The thump, thump, thump of the Ultra Music Festival will return to downtown Miami next year.
Miami commissioners voted 4-1 Thursday to keep Ultra at Bayfront Park despite strong opposition from Mayor Tomás Regalado and Commissioner Marc Sarnoff, who said the festival disrupted quality of life for downtown residents and had security issues.
“Residents complain they are prisoners in their homes for three days,” said Regalado, and when residents do go out they are harassed “by over-friendly young people,” Regalado said.
This year, on Ultra’s opening night in March, 28-year old security guard Ericka Mack was critically injured after ticketless gate crashers pushed their through a chain-link fence running over her.
Ultra lobbyist Brian May presented to the commission the case to keep Ultra downtown. He cited the international draw of the festival, which brings in thousands of tourists, the economic impact to the region and the elevation of Miami’s brand as a world-class city.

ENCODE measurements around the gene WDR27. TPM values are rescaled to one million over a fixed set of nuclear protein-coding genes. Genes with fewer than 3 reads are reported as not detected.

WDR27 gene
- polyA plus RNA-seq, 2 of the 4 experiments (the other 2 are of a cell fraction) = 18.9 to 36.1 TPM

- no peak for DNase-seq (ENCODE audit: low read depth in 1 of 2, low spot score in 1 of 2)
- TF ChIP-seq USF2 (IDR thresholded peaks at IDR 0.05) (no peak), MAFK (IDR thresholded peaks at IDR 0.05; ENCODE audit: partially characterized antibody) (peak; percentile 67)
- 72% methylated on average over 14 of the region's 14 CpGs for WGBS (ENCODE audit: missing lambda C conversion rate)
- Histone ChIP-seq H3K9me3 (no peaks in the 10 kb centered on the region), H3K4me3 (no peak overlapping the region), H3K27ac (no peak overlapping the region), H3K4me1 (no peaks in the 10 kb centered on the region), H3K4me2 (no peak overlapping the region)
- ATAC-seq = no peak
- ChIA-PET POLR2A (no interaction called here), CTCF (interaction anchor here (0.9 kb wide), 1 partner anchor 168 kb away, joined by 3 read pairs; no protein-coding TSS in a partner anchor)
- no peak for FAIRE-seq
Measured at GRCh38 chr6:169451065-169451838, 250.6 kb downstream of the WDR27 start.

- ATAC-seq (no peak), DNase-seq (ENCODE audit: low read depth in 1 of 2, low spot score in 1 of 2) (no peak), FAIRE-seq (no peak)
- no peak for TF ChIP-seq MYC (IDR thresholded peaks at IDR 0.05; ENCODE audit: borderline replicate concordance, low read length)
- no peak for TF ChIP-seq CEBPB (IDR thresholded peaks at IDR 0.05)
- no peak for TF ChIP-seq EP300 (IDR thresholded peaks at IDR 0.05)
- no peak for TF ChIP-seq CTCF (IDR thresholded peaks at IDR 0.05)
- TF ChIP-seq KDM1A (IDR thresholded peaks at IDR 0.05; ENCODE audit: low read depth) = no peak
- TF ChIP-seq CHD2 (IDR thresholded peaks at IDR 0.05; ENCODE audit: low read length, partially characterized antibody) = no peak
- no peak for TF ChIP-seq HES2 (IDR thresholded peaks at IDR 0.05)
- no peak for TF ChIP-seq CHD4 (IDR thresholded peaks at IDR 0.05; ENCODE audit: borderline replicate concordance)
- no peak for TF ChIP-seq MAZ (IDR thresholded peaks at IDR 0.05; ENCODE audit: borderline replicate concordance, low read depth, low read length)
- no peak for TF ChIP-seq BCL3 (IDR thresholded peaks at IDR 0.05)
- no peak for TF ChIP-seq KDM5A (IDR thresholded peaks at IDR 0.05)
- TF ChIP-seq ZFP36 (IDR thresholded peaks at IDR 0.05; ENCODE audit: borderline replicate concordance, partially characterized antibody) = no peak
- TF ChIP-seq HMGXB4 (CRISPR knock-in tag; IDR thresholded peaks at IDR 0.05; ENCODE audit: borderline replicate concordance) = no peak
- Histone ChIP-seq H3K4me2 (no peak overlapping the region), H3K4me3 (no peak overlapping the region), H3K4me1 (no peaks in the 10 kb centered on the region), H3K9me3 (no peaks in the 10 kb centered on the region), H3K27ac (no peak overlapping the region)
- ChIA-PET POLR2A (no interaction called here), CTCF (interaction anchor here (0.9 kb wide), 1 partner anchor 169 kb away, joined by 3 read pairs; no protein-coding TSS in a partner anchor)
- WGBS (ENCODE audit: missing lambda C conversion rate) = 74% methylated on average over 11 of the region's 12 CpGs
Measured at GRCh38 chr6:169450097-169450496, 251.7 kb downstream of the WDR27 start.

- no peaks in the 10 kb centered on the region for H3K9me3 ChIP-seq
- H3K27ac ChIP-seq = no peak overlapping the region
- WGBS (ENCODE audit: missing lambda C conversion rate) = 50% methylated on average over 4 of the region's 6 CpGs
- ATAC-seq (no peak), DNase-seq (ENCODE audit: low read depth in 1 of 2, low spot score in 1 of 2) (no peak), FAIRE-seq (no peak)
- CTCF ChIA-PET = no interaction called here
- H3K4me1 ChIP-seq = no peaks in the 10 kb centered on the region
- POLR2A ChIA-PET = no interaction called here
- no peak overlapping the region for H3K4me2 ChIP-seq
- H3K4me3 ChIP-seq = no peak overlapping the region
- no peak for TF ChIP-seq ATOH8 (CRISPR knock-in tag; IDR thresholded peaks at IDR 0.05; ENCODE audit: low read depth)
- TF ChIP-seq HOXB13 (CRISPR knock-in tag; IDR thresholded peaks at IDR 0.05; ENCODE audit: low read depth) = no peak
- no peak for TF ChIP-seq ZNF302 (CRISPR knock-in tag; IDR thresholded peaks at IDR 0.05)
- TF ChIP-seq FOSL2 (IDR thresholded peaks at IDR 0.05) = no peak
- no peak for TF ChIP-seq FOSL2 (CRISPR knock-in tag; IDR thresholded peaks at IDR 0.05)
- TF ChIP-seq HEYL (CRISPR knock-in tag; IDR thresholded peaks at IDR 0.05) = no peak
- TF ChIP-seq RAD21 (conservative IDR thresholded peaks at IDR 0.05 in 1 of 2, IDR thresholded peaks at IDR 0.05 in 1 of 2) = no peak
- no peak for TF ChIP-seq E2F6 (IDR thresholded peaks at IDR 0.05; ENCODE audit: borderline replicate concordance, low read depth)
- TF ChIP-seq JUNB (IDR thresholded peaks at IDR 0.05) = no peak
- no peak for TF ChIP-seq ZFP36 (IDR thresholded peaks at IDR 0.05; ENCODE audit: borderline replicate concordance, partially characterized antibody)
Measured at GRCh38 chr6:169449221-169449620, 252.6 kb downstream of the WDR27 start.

“To lose [Ultra] would be something that is damaging to the Miami brand in the future,” May said.
The agreement to continue to host the three-day festival came with conditions. Ultra will have to increase overall police presence and install two layers of more-secure G8 fencing to deter gate crashers. Organizers also agreed to “mental health and drug stations” manned by medical professionals in response to commissioners’ concerns of rampant drug use by concert goers.
May said he did not believe the festival needed the mental health and drug stations, but said organizers would comply with the commission’s request.
Ultra recently hired outgoing Miami Beach Police Chief Ray Martinez as its security director. Martinez will work directly with the city to address the details of a revamped security plan for Ultra 2015.
By Nadege Green